Pakistan is one of the world's top cotton producers. With one out of every five Pakistani farmers growing the crop, supplying millions of spindles and looms and hundreds of mills, the cotton industry is the country's largest economic sector, not counting the service industry. But Pakistan is not able to raise all the cotton it needs. VOA Correspondent Steve Herman visited the Karachi Cotton Exchange to find out why.
The voices of excited traders no longer bellow through the marble-lined Cotton Ring inside the Karachi Cotton Exchange. Trading has gone electronic. But at mid-day a few men still huddle around a small table in a room of the Karachi Cotton Association to set the official spot rate for what is called base grade three cotton.
Pakistani fiber is greatly desired around the world because it is considered the strongest cotton grown anywhere, able to withstand pressure of 90,000 pounds per square inch.
But few overseas can get their hands on the country's cotton these days. Domestic demand outstrips supply. And a nation which exported 4.5 million bales as recently as 1989 has seen those lucrative overseas shipments reduced to a relatively thin strand.
Since the 1980s when Indian and Pakistani cotton production were at parity - about 10 million bales per year - India's output has tripled while Pakistan's has stagnated.
One of the country's cotton barons says "do not blame the farmers." Pakistan Cotton Association former chairman Akbar Ali Hashwani puts the blame on practically everybody else in the business.
"Mismanagement, corruption - whether it is in the formation of the seeds, as well as the fertilizer is concerned, the pesticide is concerned [and] admixture," he said. "So in every sector you find there is dishonesty. So farmers are always at the mercy of these people."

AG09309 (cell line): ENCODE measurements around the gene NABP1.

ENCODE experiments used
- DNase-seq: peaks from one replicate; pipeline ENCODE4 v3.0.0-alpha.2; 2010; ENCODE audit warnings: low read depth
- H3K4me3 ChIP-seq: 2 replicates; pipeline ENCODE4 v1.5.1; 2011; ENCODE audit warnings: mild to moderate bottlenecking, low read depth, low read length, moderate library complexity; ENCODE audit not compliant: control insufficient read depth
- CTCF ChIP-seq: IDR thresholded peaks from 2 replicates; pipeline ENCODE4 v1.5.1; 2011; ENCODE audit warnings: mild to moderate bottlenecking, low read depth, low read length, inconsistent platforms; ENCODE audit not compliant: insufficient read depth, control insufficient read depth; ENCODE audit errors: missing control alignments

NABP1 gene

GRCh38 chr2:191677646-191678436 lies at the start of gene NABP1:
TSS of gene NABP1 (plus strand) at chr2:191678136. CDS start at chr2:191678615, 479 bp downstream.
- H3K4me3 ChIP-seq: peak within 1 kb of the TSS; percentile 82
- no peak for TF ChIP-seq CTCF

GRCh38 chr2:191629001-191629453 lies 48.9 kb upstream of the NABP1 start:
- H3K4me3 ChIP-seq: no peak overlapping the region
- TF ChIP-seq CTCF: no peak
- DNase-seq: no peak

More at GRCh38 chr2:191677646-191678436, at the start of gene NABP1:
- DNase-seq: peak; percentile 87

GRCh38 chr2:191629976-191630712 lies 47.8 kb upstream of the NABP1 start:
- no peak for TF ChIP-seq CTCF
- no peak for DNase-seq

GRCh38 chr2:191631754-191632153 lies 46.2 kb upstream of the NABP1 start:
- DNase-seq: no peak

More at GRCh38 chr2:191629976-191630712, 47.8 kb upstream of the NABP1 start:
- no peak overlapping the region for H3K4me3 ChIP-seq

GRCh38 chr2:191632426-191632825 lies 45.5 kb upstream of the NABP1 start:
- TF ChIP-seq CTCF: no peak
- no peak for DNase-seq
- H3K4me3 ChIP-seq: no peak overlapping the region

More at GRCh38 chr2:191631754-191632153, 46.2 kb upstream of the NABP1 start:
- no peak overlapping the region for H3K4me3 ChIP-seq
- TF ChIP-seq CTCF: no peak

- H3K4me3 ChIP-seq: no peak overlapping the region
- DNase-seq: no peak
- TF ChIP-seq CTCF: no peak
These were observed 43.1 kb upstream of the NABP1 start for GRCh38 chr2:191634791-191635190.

To keep up with demand for its domestic mills, Pakistan finds itself in the unenviable position of importing cotton from rival India next door, which sends two-thirds of its exports to China.
Former cotton association chairman Hashwani, who heads one of Pakistan's biggest trading companies, tells VOA he is not ready to throw in the towel on cotton, despite the frustrations.
"We have diversified," he said. "We are in textiles. We are in the mining business. Rice, we are the biggest exporter from here. This something, you know, it is inbuilt in your blood that you are a cotton man. We always want to have the hope, you live on hopes."
That hope is based on Pakistan already possessing the land, water and manpower that could allow production to double in the next several years. But Hashwani and others say that will only happen if the industry gets adequate support from the incoming democratically-elected government and works to root out corruption. If that happens, Pakistan may again be a top exporter for a domestic product still in high demand.